Release Date: December 14th 2010
Published by: Delacorte Books for Young Readers
Pages: Hardcover, 421 pages
Jazz . . . Booze . . . Boys . . . It’s a dangerous combination.My Thoughts:
Every girl wants what she can’t have. Seventeen-year-old Gloria Carmody wants the flapper lifestyle—and the bobbed hair, cigarettes, and music-filled nights that go with it. Now that she’s engaged to Sebastian Grey, scion of one of Chicago’s most powerful families, Gloria’s party days are over before they’ve even begun . . . or are they?
Clara Knowles, Gloria’s goody-two-shoes cousin, has arrived to make sure the high-society wedding comes off without a hitch—but Clara isn’t as lily-white as she appears. Seems she has some dirty little secrets of her own that she’ll do anything to keep hidden. . . .
Lorraine Dyer, Gloria’s social-climbing best friend, is tired of living in Gloria’s shadow. When Lorraine’s envy spills over into desperate spite, no one is safe. And someone’s going to be very sorry. . . .
From debut author Jillian Larkin, VIXEN is the first novel in the sexy, dangerous, and ridiculously romantic new series set in the Roaring Twenties . . . when anything goes.
Synopsis via Goodreads
"Jazz . . . Booze . . . Boys . . . It’s a dangerous combination." The synopsis had it right.
In a time where Flappers were part of an underground community of cool jazz, mobster suits and fringed dresses we were introduced to three girls and their journey into the dangerous and social damaging environment. Gloria, Clara and Lorraine behold three very strong and different personalities with prominent upbringings which shaped them greatly.
I adored the concept of this book and in most situations it would have had me from the go, but with Vixen, the first of in its series, it seemed to lack a little something. Character development and ability to like those characters was one of the aspects I felt this story lacked. I was given enough of the character's actions to build their personalities with but in the end it just wasn't enough for me. I felt little connection where the girls were concerned and personally would never befriend any of them. In their own right they were all very selfish and slightly screwed up individuals. Clara seemed the most real to me and the most likable but her story, of the three we were told, wasn't the story we were truly reading. Nevertheless, it may have been my inability to connect with the characters that kept me interested, I kept looking for that common ground.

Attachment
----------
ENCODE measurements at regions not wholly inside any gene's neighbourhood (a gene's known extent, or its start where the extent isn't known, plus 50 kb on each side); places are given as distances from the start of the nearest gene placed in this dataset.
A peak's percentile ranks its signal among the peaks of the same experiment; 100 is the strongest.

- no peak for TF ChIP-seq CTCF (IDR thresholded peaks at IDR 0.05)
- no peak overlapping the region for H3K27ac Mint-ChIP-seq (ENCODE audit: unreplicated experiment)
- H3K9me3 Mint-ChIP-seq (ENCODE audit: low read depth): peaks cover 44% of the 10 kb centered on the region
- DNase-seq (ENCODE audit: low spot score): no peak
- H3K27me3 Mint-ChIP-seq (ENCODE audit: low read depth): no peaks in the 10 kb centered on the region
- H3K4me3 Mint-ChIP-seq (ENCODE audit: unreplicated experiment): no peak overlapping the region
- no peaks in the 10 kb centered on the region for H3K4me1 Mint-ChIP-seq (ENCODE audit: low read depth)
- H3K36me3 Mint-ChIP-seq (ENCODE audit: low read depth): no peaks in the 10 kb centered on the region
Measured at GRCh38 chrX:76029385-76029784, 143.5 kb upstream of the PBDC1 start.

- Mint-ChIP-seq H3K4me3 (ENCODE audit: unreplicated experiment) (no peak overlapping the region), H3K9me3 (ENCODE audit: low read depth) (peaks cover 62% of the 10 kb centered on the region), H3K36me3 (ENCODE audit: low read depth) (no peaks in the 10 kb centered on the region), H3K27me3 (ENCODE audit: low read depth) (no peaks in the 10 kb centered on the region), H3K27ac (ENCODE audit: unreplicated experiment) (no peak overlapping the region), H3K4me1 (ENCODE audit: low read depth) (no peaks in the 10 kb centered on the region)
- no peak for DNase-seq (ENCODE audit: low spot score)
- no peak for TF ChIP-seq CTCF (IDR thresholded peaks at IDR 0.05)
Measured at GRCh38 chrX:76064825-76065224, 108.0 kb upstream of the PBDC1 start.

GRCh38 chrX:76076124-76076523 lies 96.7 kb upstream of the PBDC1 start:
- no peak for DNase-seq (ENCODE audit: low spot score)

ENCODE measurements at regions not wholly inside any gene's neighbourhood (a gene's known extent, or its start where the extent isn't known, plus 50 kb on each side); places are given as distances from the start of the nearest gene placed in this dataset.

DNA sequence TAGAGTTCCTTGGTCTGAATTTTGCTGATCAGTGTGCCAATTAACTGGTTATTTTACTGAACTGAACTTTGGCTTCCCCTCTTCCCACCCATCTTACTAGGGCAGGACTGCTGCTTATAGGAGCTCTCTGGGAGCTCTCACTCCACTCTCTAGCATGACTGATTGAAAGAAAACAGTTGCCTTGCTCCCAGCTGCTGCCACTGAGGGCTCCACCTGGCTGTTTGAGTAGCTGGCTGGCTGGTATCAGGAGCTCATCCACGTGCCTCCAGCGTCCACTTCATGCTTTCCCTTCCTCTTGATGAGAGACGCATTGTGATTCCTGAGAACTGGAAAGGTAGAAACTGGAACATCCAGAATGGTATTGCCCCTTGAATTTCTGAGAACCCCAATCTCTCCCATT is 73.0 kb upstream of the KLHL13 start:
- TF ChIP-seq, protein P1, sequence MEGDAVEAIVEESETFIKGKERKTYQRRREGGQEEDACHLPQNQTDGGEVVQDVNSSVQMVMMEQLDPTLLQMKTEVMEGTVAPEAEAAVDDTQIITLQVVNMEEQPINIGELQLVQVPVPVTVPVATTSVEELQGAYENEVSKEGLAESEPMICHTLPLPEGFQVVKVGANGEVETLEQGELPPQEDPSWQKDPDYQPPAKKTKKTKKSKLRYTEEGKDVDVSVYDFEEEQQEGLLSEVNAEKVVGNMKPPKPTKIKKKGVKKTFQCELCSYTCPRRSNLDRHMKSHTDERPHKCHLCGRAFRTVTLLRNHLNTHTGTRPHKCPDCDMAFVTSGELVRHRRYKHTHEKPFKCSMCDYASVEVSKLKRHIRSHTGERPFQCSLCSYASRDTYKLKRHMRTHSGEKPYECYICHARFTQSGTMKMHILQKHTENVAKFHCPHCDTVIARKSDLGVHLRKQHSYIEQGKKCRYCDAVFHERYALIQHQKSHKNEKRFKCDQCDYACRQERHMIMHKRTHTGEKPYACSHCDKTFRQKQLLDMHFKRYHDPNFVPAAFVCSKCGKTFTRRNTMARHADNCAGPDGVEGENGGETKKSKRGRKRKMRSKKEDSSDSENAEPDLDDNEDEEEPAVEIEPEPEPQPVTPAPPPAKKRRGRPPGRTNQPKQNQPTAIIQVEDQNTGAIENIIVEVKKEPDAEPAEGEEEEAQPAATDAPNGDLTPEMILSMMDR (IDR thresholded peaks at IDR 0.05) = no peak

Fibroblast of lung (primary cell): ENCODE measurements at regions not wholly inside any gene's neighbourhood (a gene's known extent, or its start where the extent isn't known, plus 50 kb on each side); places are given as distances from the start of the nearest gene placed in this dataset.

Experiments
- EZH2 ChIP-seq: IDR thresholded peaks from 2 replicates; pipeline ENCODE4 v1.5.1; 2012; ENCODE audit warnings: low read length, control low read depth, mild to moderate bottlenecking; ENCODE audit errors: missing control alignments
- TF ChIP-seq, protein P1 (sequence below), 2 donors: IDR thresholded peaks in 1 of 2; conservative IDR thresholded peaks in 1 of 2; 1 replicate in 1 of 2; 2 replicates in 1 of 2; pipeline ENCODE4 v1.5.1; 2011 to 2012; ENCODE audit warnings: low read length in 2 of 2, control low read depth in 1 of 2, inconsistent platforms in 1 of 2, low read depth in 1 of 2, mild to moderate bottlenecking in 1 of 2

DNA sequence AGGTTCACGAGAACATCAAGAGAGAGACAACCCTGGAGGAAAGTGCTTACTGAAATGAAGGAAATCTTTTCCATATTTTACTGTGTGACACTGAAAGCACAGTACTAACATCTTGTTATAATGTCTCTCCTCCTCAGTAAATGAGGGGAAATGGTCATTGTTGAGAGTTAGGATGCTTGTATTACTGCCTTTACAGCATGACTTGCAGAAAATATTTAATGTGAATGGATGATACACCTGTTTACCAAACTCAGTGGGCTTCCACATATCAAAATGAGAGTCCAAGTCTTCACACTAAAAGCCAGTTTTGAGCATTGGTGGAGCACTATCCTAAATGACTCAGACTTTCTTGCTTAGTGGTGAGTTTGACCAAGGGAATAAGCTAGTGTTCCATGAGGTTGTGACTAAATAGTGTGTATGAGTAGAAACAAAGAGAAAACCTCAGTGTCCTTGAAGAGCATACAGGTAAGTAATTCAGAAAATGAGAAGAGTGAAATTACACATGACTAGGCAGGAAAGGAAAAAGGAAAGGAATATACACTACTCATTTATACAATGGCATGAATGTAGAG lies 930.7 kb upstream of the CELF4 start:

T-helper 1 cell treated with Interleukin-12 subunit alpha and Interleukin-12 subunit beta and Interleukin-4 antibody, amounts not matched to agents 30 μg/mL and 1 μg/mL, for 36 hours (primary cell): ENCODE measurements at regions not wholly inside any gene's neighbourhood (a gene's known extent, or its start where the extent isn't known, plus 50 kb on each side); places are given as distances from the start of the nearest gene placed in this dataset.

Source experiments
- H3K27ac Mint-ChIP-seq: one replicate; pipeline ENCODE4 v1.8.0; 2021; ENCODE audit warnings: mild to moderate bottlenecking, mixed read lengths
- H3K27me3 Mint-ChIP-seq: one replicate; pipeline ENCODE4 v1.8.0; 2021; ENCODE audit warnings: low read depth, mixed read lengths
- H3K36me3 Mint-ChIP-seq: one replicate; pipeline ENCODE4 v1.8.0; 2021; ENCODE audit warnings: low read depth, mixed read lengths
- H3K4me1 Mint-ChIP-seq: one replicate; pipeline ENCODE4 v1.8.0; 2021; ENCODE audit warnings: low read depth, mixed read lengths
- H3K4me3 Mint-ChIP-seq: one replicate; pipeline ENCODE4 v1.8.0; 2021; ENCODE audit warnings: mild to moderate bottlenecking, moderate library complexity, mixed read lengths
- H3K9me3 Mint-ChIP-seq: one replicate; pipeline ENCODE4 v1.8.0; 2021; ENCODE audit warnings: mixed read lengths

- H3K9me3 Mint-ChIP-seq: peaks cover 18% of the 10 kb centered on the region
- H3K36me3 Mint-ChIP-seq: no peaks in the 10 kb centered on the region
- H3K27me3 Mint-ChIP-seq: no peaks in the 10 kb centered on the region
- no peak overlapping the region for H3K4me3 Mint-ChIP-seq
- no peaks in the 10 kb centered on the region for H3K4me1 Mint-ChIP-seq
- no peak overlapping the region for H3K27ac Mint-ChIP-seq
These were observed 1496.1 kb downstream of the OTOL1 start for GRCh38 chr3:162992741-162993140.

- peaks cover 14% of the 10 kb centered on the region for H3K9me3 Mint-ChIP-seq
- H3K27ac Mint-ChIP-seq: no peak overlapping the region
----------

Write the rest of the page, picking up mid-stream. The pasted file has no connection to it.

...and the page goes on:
The lingo that was spoken to us in Vixen was confusing at times. I began to wonder if these girls were just playing pretend or if we were truly back when code words were the only way into these uber-secret, side door, clubs. At times the book sounded accurate and at others it sounded too current.
Beyond my issues with the characters and the lingo, Vixen really was an action packed read. It showed us the racy side, and perhaps a little extreme, behavior of teenagers and their decisions. I didn't feel like Gloria's actions were ever really explained to us beyond her mother's lack of true interest in her heart and only in their name and pocket book, but her journey was an interesting one full of hidden agenda's, a sultry voice, heartbreak and the hope for true love and romance and acceptance.
Jillian Larkin's take on the roaring 20's gives it a glamor that no one can resist. Vixen is well written and has all the makings of a great read- coming of age, the losing of innocence, heartbreak, action, romance and truth paired with the dark world of speakeasys.
Ingenue, Flappers #2, comes out in August 2011.